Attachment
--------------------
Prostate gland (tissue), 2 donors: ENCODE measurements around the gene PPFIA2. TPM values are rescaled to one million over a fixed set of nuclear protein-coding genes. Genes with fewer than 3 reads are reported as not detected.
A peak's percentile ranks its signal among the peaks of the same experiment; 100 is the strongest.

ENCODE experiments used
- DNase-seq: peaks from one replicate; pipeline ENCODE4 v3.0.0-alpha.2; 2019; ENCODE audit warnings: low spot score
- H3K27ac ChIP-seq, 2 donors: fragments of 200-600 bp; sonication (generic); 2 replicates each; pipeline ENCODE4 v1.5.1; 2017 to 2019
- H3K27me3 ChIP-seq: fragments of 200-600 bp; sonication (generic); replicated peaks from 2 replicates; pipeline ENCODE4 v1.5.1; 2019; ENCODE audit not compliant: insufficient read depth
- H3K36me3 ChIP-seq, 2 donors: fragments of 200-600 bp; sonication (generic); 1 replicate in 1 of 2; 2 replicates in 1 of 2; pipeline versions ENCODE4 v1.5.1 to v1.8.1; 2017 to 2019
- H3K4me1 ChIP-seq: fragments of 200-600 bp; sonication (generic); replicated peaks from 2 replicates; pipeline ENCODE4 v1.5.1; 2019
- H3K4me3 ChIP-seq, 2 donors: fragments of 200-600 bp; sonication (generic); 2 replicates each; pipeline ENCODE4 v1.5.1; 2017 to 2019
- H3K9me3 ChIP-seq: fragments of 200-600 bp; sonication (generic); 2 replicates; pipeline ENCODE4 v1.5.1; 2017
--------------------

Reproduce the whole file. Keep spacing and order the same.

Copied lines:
Prostate gland (tissue), 2 donors: ENCODE measurements around the gene PPFIA2. TPM values are rescaled to one million over a fixed set of nuclear protein-coding genes. Genes with fewer than 3 reads are reported as not detected.
A peak's percentile ranks its signal among the peaks of the same experiment; 100 is the strongest.

ENCODE experiments used
- DNase-seq: peaks from one replicate; pipeline ENCODE4 v3.0.0-alpha.2; 2019; ENCODE audit warnings: low spot score
- H3K27ac ChIP-seq, 2 donors: fragments of 200-600 bp; sonication (generic); 2 replicates each; pipeline ENCODE4 v1.5.1; 2017 to 2019
- H3K27me3 ChIP-seq: fragments of 200-600 bp; sonication (generic); replicated peaks from 2 replicates; pipeline ENCODE4 v1.5.1; 2019; ENCODE audit not compliant: insufficient read depth
- H3K36me3 ChIP-seq, 2 donors: fragments of 200-600 bp; sonication (generic); 1 replicate in 1 of 2; 2 replicates in 1 of 2; pipeline versions ENCODE4 v1.5.1 to v1.8.1; 2017 to 2019
- H3K4me1 ChIP-seq: fragments of 200-600 bp; sonication (generic); replicated peaks from 2 replicates; pipeline ENCODE4 v1.5.1; 2019
- H3K4me3 ChIP-seq, 2 donors: fragments of 200-600 bp; sonication (generic); 2 replicates each; pipeline ENCODE4 v1.5.1; 2017 to 2019
- H3K9me3 ChIP-seq: fragments of 200-600 bp; sonication (generic); 2 replicates; pipeline ENCODE4 v1.5.1; 2017